At the same time that I was writing the book about Christchurch Curiosities, the council approached the Chairman of the Christchurch History Society about the need to commemorate the Town Halls. I was happy to do this at his request and, as usual, found much more than expected eventually resulting in a book with 30 illustrations. In particular, the Third Town Hall of 1746 had been moved from its traffic-blocking position at the east end of the High Street to become the Fourth Town Hall on a much better site to the west. It was completed and ready for use by 1860 to the original design using much of the existing stonework. When I was writing the book, we were therefore approaching the 150th anniversary of the relocation to a site which served the town well until the new prmises were built in Bridge Street in 1980.
At the request of the Chairman of the Society, I was happy to check through the story of local government in the town from the time it was a Saxon Borough to the present day. It turned out to be a rewarding task but not an easy one. There was great support for the venture from the History Society and Christchurch councillors resulting in a very convivial book launch in the Fourth Town Hall itself. The building is now open-sided at the ground floor and used as a most attractive Mayor's Parlour on the first floor.
The importance of that relocation can be gleaned from this picture of ex-mayors of the town. They are standing at the boundaries and corners of the Third Town Hall. It is surprising that the horses and carts managed to navigate around it at all.
Much of the history was in the huge Old Minute Book, discovered not without difficulty at the Dorset History Centre where it is now held. Enough of it was legible to make it a great help in seeing how decisions were taken and the forces at work. Luckily it had not been microfilmed so making its perusal much easier. Below are three pictures telling some of the story:
Since Christchurch was a Saxon Borough, some things have been lost in the mists of time. However, we know that the First Town Hall, known as the Market Toll House or Old Tolsey, was situated in the High Street on the exact site now occupied by the Carphone Warehouse. Since however it was relocated by the Corporation probably in the fifteenth century, it is not known when it was first used, nor what it looked like. The relocation was to the same general site as the 1746 Third Town Hall mentioned above.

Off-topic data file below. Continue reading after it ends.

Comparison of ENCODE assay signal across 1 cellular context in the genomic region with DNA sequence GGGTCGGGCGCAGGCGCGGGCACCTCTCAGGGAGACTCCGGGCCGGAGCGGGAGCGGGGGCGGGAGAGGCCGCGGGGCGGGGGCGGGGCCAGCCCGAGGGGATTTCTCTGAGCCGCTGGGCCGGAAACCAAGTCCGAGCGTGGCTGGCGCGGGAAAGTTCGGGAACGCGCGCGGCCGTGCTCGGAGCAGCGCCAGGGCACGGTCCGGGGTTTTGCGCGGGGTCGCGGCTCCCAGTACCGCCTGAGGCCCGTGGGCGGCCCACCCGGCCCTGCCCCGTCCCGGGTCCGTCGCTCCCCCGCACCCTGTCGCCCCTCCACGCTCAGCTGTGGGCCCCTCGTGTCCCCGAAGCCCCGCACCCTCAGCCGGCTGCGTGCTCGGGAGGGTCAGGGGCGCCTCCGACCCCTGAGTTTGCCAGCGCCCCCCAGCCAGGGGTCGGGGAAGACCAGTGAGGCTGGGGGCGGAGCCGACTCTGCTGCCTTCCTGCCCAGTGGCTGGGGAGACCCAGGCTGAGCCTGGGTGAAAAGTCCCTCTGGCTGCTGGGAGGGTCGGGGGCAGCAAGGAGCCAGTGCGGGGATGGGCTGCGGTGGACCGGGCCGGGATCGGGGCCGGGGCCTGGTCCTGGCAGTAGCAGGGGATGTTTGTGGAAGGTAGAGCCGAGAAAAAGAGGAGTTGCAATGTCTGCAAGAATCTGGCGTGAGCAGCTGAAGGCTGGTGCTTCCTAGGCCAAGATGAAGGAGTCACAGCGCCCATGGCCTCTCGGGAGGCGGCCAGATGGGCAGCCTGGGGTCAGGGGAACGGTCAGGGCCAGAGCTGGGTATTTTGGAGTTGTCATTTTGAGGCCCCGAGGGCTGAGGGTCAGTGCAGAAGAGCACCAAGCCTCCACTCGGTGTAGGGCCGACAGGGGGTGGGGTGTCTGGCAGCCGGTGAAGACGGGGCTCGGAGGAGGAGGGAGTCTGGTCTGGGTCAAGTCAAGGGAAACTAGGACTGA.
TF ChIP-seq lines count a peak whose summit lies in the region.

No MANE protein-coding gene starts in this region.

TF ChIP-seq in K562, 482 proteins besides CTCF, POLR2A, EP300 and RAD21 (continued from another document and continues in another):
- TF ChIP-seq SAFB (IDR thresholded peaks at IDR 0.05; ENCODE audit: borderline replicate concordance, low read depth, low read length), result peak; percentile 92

Perhaps the whole idea of moving the 1746 building from the road junction of Castle Street, High Street and Church Street to where it now stands at 30 High Street was difficult to imagine at the time. A particularly humorous letter was sent to the Christchurch Times by PUNCHINELLO in 1856 conjuring up quite a picture:
SIR, – In all the municipal Boroughs, there has been a procession of the authorities, for the purpose of proclaiming Peace. We have not had such a procession, but I presume we shall have a demonstration in some way. Now I have heard a short time ago that the Committee, or some of the Committee, appointed to remove the Town Hall to a more eligible site, did really propose actually to remove our old Hall bodily, upon wheels or something of the sort, to a site they had fixed upon. Not having heard that the Committee have done anything else, I suppose they have matured their plans in this respect, and that therefore they must now be almost ready to try the experiment.
Would it not be a capital idea, and one for which I am sure they will thank me, to get everything ready for Her Majesty’s Birthday, and to have a grand procession as a peace demonstration; in which procession our old Town Hall, in solemn march, might form a conspicuous and highly interesting feature. The other portion of the procession could be easily arranged so as to have great effect; for instance, the “oldest inhabitant” might be so placed as to have the overseer-ship of the whole and to see fair play. There are many other Gentlemen and antiquated Townsmen, who would prove great auxiliaries to the interesting scene, if properly placed; and Twyneham himself, if he could be induced bodily to appear, would prove not the least attractive of this exceeding attractive affair.
Now don’t let this matter drop. I do believe it will so strike the minds of your readers with pleasing ideas, as to prevent their allowing the Committee to remain asleep.
There is one thing that I must urge upon the Committee, that is to be sure and issue notices and programmes of the procession as early as possible, because I am authoritatively informed that my relation Punch, is particularly anxious that one of his contributors and draughtsmen should be present on the ever-to-be-remembered, if ever-to-take-place-occasion.
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As for Hengistbury, unfortunately, this book has also sold out and can only be found at the library or perhaps by repeatedly searching eBay or the internet generally.